After the death of the Belgian peacekeepers who were defending the Prime Minister, Belgium began reducing its physical influence in the country, as did several other countries. It seemed as if the world was turning its back on Rwanda. The United Nations Assistance Mission for Rwanda, or UNAMIR, which had been formed in 1993 to aid in peacekeeping between the RPF and the Rwandan government, remained but was reduced to only 270 personnel. Later, when countries began coming around and offering more help, controversy and scandal ensued. For example, French troops were accused of playing soccer while people were massacred, supporting Hutu militia, and even participating in the killing of Tutsi.
6. Methods of Murder Were Brutal
The genocide raged throughout the summer of 1994. Neighbors killed neighbors; no one was safe. Men, women, children, and even babies of all ages were susceptible to murder by the roving gangs of military and civilian militia forces. It is estimated that about 200,000 people participated in the genocide, though some of these participants were likely unwilling.
The methods of killing were often quite brutal, using whatever tools were handy. Machetes were commonly used to hack people to death. Civilian militias would set up roadblocks, traverse neighborhoods, and even attack churches in pursuit of victims. Rape was another common occurrence, and it is estimated that up to 250,000 women were raped during the course of the genocide. HIV-positive men were even sought out to deliberately infect victims with the virus and impose suffering on them long after the genocide ended.
7. Sexual Violence Became Recognized As a War Crime
Rwanda had years of reconciliation and repair ahead as it attempted to move forward. Not only was the country a mess with the loss of thousands of citizens, it was trying to repair itself politically and had been destroyed economically during the course of the genocide.
However, many felt it was essential to hold those responsible for the massacres accountable. The United Nations helped create the International Criminal Tribunal for Rwanda, or ICTR, which held proceedings in nearby Tanzania. Though the court did not have the power to assign capital punishment, it focused on the leaders of the events and prosecuted their actions as war crimes. It was also the first international body to recognize sexual violence as a war crime. Offenders below the leadership level were prosecuted at the local level.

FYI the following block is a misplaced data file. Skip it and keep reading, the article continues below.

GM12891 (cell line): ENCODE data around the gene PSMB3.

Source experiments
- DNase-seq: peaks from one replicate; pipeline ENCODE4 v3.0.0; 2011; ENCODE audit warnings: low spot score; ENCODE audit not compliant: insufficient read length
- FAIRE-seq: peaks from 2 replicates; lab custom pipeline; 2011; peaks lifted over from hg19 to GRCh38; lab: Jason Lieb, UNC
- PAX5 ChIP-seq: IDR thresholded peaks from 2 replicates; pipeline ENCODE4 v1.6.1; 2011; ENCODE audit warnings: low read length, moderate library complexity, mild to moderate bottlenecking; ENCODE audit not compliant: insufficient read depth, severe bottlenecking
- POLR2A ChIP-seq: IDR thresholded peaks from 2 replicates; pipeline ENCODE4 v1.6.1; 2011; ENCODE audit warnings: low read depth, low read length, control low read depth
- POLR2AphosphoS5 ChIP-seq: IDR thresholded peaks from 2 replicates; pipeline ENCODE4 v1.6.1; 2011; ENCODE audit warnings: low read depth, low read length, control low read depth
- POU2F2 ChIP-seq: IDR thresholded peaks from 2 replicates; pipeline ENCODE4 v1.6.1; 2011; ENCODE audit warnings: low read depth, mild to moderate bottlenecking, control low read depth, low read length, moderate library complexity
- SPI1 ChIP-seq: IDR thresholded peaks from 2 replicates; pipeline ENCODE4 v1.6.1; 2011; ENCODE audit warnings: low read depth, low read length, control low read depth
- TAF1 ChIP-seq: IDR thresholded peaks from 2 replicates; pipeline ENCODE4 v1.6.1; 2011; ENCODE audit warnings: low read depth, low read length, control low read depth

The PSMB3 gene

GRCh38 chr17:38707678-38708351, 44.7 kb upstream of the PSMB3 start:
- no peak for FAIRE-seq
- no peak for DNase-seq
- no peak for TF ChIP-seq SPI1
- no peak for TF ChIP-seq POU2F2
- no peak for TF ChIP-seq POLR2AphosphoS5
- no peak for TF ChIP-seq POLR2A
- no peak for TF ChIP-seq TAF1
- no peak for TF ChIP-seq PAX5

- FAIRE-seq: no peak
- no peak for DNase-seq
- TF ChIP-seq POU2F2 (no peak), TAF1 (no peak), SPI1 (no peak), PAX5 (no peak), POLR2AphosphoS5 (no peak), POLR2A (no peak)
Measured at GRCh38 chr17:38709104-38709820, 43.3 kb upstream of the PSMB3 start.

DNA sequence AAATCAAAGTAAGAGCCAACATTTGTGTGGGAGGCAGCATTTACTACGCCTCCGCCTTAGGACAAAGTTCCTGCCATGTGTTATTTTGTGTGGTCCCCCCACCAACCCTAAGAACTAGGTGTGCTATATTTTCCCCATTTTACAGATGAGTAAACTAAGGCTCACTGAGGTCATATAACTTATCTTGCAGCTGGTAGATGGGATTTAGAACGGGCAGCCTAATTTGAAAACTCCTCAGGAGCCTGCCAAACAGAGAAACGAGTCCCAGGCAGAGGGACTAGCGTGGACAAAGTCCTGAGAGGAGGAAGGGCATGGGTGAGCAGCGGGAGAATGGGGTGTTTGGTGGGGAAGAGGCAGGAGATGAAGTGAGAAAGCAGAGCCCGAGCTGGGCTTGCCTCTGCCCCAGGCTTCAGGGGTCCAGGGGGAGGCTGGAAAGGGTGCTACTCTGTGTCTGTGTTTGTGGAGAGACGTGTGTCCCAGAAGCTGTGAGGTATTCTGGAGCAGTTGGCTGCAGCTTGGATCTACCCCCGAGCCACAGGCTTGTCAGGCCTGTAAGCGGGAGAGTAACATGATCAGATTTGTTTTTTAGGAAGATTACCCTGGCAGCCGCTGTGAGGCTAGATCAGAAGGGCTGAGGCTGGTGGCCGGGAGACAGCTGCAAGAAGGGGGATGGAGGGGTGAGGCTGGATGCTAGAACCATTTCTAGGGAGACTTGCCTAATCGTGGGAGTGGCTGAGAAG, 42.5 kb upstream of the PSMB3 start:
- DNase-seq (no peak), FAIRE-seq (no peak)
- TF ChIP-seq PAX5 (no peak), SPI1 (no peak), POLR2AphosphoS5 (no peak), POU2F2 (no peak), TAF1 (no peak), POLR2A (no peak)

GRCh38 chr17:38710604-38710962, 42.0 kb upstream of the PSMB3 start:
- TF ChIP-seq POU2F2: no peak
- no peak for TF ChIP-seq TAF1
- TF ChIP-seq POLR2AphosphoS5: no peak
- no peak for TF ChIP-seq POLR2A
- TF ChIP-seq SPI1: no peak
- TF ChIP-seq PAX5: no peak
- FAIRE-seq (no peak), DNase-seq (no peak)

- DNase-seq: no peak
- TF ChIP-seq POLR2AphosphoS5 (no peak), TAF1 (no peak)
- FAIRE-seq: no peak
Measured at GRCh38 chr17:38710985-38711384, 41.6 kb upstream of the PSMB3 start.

8. There’s a Museum With Preserved Bodies
Although many genocide memorials populate Rwanda, none are quite like the Murambi Memorial site. The memorial is certainly shocking and was created so deliberately in order to quash genocide deniers and remind the world of the horror that occurred there not so long ago.
At this former school, thousands of Tutsis gathered, hoping to find safety in numbers. Instead, they were met with death as soldiers surrounded the complex and mowed them down. Very few survived, and the dead were buried in mass graves with help from the French. Later, hundreds of these bodies were disinterred, preserved with lime, and in May 2011, were presented to the public just as they had died. Some have looks of shock and horror on their faces, some clutch rosary beads in prayer, and others cradle babies or cover their faces. The bodies are laid out in rows on wooden platforms and are a stark, indelible reminder of the carnage that Rwandans faced in 1994.
9. Thousands of Offenders Have Gone Free
Prosecutions of genocide perpetrators would take place well into the twenty-first century. Though justice was seen as served in many cases, prisons became congested with the sheer volume of genocide participants. In March 2004 and February 2007, mass releases of thousands of men convicted of genocide-related crimes were orchestrated in the name of amnesty. It was said that these men perpetrated lesser crimes that they freely confessed to and asked for forgiveness.
These people were released to live and work right alongside the fellow citizens they had been charged with attacking just years before, something that didn’t sit well with many people. Some believed that criminals were simply using this opportunity as a chance to get out of prison and hadn’t paid for their actions. Some citizens are forced to live alongside people who had killed members of their family and community just a few years before as if nothing had happened.
10. Recovery Has Been A Struggle
In the meantime, the government and economy of Rwanda are slowly recovering, still decades later. Rwanda’s economy is overwhelmingly agricultural. Tourism has been a growing sector, especially in relation to the area’s rare mountain gorillas. Despite progressing growth and a decreasing poverty rate, the country still shows negative trade balances almost thirty years after the genocide.
Life in Rwanda over the past thirty years has been anything but easy. Rwandans continue to work through their legacy of pain and reconstruct their national identity while healing the wounds of the past and memorializing those who were lost during one hundred days of slaughter.